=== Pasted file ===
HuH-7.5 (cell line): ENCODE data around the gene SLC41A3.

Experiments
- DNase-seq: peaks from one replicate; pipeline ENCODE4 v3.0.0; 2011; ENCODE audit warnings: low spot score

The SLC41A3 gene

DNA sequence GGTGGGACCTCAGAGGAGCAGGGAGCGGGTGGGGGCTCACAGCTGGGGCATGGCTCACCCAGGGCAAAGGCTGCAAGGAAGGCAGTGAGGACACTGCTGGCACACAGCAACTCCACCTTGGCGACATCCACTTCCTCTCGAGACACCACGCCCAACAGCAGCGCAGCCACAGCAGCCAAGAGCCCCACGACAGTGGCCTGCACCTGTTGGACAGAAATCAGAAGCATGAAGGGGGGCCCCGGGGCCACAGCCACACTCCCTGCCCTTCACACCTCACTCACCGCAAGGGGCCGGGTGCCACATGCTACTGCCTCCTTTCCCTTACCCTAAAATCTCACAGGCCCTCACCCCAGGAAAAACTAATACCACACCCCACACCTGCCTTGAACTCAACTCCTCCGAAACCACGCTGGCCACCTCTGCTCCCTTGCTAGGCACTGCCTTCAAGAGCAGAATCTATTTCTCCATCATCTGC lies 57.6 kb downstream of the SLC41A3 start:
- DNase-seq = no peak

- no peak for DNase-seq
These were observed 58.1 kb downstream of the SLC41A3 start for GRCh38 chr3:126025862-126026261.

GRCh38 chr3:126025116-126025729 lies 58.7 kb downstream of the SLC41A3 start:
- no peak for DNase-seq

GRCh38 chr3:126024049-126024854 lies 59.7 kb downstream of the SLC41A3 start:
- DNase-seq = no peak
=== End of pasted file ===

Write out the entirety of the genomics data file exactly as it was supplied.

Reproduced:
HuH-7.5 (cell line): ENCODE data around the gene SLC41A3.

Experiments
- DNase-seq: peaks from one replicate; pipeline ENCODE4 v3.0.0; 2011; ENCODE audit warnings: low spot score

The SLC41A3 gene

DNA sequence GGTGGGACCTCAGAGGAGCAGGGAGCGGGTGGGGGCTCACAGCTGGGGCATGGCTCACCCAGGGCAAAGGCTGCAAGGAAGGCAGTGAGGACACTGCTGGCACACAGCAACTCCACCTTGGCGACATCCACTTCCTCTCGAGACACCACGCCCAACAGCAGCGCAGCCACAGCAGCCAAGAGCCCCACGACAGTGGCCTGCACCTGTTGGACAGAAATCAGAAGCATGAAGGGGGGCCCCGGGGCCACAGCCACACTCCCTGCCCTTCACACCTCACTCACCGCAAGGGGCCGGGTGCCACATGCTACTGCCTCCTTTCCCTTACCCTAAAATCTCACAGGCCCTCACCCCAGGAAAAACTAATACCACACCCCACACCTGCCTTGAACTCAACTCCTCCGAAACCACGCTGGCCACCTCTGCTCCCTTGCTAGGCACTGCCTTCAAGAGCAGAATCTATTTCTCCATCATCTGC lies 57.6 kb downstream of the SLC41A3 start:
- DNase-seq = no peak

- no peak for DNase-seq
These were observed 58.1 kb downstream of the SLC41A3 start for GRCh38 chr3:126025862-126026261.

GRCh38 chr3:126025116-126025729 lies 58.7 kb downstream of the SLC41A3 start:
- no peak for DNase-seq

GRCh38 chr3:126024049-126024854 lies 59.7 kb downstream of the SLC41A3 start:
- DNase-seq = no peak